Aleksi Niemel<zak / ale.cx> wrote:
>
>On Sun, 4 Feb 2001, Guy N. Hurst wrote:
>
> > "Hal E. Fulton" wrote:
> > > ...
> > > Also, I don't really remember seeing any discussion
> > > here of nested classes... though apparently they
> > > exist. Are they ever Really Useful or just a mild
> > > curiosity?
> > >
> >
> > I have not yet seen an answer to this question, and
> > I am also interested in understanding this.
> >
> > I find nested modules and nested classes,
> > as well as nested classes inside nested modules.
> >
> > Nowhere have I seen this documented, yet I see it
> > used.  What is the scoop?
>
>Nested modules are definitely useful as nested namespaces.
>
>Nested classes are not that useful in my experience. In Java you would
>use them for a substitute for blocks (procs) or (not so) anonymous
>routines. In Ruby they could be used in a same way, but as we have
>blocks already there's hardly any need for them used in that way.

Cool, Ruby does this?  I have a good use for using nested
classes right now in a learning project I am doing!

>There's good use for nested classes. If you need a class carrying some
>data and methods, but feel that it's not important enough for the
>others to use or know about it, it might be beneficial to "localize"
>the definition, thus place it inside and near the code which uses it.
>
>     - Aleksi
>
>
>   module MyPackage
>
>     module InnerPackage
>
>       class TheWorker
>
>         def initialize(foo)
>           @foo = WorkersHelper.new(foo)
>         end
>
>         def foo
>           @foo.calculate
>         end
>
>         class WorkersHelper
>           def initialize(value)
>             @value = value
>           end
>           def calculate
>             @value ** 2
>           end
>         end
>       end
>     end
>   end
>
>   puts MyPackage::InnerPackage::TheWorker.new(10).foo
>
Real life example of another valid use.

One parsing technique is recursive descent.  The key
difference between recursive descent and the lex
approach is that you try out alternative rules in
order (recursive descent) rather than in parallel.
(Quite similar, not surprisingly, to the difference
between an NFA and a DFA.)

So suppose we want a class for a parser that parses
text using RecDescent.  Within our grammar we will
have many rules (named and unnamed) of specific
forms.  For instance, "Try these rules in order."
"Match a token."  "Match these rules in turn."
"Match this rule 0 or more times."  And so on.

Well with the above technique I can easily do the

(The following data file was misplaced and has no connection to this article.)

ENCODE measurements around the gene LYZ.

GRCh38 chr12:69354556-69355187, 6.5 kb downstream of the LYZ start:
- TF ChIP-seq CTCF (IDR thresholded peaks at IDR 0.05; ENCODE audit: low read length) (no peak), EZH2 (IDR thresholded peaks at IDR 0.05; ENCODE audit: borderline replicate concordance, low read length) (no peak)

following:

    class RecDescent

      # Try these rules in order
      class Alt
        atr_accessor :rules

        def initialize (*rules)
          @rules = rules
        end

        def parse (str, pos=0)
          for rule in rules
            out, next_pos = rule.parse str, pos
            if not out.nil?
              return out, next_pos
            end
          end
          return nil, nil
        end
      end

      # Match all rules in turn
      class InOrder
        atr_accessor :rules

        def initialize (*rules)
          @rules = rules
        end

        def parse (str, pos=0)
          output = ''
          for rule in rules
            out, next_pos = rule.parse str, pos
            if out.nil?
              return nil, nil
            else
              output << out
              pos = next_pos
            end
          end
          return output, pos
        end
      end


      # And so on, more classes for each type of rule

    end

Each rule is now an object, and each type of rule is
a class.  Now you can build a parser for a complex
grammar by combining objects from its private classes
in the right way.  Classes which it needs but the
outside world should not care about.

Of course right now what I have doesn't do this, nor am
I trying to get there right now.  I just have a
collection of different types of rules, and I am
trying to use them in a configurable interface that
creates a highly specialized processor for scanning a
slightly marked up HTML document, passes through strictly
checked html (eg only specified tags, for each tag only
specified attributes), reports errors, has room for
custom escapes, etc, and then just does a standard html
escape for everything it doesn't have specific rules for.
Appropriate for use in a web bulletin board.

But anyways, nested class definitions will *definitely*
be the right way to hide away all of these private
classes which are required in the internals of my
parser...

Cheers,
Ben
_________________________________________________________________
Get your FREE download of MSN Explorer at http://explorer.msn.com